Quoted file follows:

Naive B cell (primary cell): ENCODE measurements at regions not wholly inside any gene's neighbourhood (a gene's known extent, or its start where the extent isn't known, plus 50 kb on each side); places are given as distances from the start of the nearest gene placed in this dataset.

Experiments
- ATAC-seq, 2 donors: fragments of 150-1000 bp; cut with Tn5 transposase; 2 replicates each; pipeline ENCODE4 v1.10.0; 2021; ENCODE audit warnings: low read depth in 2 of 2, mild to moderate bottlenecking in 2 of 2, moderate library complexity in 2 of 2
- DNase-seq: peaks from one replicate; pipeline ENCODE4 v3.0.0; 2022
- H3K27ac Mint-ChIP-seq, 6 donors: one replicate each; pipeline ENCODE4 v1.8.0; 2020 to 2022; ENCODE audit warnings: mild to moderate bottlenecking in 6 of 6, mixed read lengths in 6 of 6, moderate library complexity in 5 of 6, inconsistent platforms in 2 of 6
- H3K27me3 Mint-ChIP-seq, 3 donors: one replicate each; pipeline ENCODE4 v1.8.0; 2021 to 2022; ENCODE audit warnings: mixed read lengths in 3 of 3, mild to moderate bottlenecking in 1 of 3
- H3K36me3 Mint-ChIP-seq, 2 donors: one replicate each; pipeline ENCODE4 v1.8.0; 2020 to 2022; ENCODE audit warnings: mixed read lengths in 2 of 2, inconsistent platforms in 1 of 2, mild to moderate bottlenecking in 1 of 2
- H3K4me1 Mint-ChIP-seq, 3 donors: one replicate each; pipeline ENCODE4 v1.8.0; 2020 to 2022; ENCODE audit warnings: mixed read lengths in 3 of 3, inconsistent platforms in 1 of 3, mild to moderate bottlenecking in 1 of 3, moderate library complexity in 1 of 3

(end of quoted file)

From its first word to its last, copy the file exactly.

Naive B cell (primary cell): ENCODE measurements at regions not wholly inside any gene's neighbourhood (a gene's known extent, or its start where the extent isn't known, plus 50 kb on each side); places are given as distances from the start of the nearest gene placed in this dataset.

Experiments
- ATAC-seq, 2 donors: fragments of 150-1000 bp; cut with Tn5 transposase; 2 replicates each; pipeline ENCODE4 v1.10.0; 2021; ENCODE audit warnings: low read depth in 2 of 2, mild to moderate bottlenecking in 2 of 2, moderate library complexity in 2 of 2
- DNase-seq: peaks from one replicate; pipeline ENCODE4 v3.0.0; 2022
- H3K27ac Mint-ChIP-seq, 6 donors: one replicate each; pipeline ENCODE4 v1.8.0; 2020 to 2022; ENCODE audit warnings: mild to moderate bottlenecking in 6 of 6, mixed read lengths in 6 of 6, moderate library complexity in 5 of 6, inconsistent platforms in 2 of 6
- H3K27me3 Mint-ChIP-seq, 3 donors: one replicate each; pipeline ENCODE4 v1.8.0; 2021 to 2022; ENCODE audit warnings: mixed read lengths in 3 of 3, mild to moderate bottlenecking in 1 of 3
- H3K36me3 Mint-ChIP-seq, 2 donors: one replicate each; pipeline ENCODE4 v1.8.0; 2020 to 2022; ENCODE audit warnings: mixed read lengths in 2 of 2, inconsistent platforms in 1 of 2, mild to moderate bottlenecking in 1 of 2
- H3K4me1 Mint-ChIP-seq, 3 donors: one replicate each; pipeline ENCODE4 v1.8.0; 2020 to 2022; ENCODE audit warnings: mixed read lengths in 3 of 3, inconsistent platforms in 1 of 3, mild to moderate bottlenecking in 1 of 3, moderate library complexity in 1 of 3